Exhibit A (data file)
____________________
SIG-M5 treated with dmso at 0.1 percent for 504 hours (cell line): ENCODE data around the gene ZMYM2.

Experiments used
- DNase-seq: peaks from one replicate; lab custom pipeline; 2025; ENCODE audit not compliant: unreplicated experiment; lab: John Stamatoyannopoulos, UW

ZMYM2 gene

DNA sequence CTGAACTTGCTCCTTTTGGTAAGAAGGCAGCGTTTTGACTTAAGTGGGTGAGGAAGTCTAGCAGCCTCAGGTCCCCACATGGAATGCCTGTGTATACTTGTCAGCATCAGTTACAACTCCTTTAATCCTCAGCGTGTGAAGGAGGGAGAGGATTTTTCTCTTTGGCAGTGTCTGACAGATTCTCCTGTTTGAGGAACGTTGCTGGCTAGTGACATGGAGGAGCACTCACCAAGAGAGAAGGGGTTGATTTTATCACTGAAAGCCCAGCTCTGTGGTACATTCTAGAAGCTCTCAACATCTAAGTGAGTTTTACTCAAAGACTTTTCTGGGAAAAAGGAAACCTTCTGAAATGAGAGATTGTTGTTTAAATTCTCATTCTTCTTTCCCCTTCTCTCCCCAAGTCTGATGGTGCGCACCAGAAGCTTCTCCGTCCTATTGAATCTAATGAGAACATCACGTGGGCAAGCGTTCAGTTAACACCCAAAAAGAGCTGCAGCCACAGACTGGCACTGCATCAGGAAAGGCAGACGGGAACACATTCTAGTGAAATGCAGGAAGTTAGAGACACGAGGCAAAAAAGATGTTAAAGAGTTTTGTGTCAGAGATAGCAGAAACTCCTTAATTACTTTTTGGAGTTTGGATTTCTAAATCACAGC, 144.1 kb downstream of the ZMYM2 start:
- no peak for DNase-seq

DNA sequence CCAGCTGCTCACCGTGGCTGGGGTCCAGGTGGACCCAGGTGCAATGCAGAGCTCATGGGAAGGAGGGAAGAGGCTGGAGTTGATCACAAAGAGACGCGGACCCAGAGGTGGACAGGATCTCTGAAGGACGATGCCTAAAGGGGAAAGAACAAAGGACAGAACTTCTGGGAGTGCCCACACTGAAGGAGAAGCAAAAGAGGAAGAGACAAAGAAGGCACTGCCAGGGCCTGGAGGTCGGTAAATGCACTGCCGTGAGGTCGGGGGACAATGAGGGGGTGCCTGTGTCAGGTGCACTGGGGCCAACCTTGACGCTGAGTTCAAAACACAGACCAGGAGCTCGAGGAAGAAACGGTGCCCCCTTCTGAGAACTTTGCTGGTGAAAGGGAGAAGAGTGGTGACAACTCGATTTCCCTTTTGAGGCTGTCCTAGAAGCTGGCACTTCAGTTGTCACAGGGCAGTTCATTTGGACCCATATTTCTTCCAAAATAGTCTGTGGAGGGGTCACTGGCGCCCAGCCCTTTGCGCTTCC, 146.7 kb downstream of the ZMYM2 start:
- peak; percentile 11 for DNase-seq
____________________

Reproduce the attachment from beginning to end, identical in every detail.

SIG-M5 treated with dmso at 0.1 percent for 504 hours (cell line): ENCODE data around the gene ZMYM2.

Experiments used
- DNase-seq: peaks from one replicate; lab custom pipeline; 2025; ENCODE audit not compliant: unreplicated experiment; lab: John Stamatoyannopoulos, UW

ZMYM2 gene

DNA sequence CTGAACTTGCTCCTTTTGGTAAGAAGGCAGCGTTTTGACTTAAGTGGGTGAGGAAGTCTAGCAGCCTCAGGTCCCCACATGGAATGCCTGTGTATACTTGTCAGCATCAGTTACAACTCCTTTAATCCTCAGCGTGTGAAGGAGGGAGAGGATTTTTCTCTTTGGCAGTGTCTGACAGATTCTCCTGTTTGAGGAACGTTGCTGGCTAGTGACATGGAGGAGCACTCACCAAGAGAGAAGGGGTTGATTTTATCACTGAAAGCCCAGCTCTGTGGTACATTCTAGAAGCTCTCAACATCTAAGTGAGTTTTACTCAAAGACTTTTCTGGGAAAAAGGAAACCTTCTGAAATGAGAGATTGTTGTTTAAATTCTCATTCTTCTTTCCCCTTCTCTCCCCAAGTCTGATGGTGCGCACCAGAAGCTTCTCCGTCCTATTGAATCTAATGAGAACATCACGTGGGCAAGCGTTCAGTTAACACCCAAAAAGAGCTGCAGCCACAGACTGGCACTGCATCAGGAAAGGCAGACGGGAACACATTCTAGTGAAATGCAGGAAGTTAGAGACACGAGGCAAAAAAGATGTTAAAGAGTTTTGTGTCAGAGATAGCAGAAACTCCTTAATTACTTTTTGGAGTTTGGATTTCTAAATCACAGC, 144.1 kb downstream of the ZMYM2 start:
- no peak for DNase-seq

DNA sequence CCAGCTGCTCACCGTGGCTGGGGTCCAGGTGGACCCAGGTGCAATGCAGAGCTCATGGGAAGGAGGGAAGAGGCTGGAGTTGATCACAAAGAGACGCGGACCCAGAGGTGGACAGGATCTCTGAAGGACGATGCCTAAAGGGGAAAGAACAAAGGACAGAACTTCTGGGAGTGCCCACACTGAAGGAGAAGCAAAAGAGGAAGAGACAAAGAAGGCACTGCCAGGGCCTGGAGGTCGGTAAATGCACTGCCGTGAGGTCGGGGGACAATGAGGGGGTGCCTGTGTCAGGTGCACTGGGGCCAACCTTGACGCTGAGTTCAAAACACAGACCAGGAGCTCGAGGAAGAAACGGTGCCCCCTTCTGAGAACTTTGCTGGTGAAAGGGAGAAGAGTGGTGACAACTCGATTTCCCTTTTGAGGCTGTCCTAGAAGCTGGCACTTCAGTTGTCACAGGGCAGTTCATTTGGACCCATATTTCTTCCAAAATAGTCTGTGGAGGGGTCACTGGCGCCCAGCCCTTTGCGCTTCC, 146.7 kb downstream of the ZMYM2 start:
- peak; percentile 11 for DNase-seq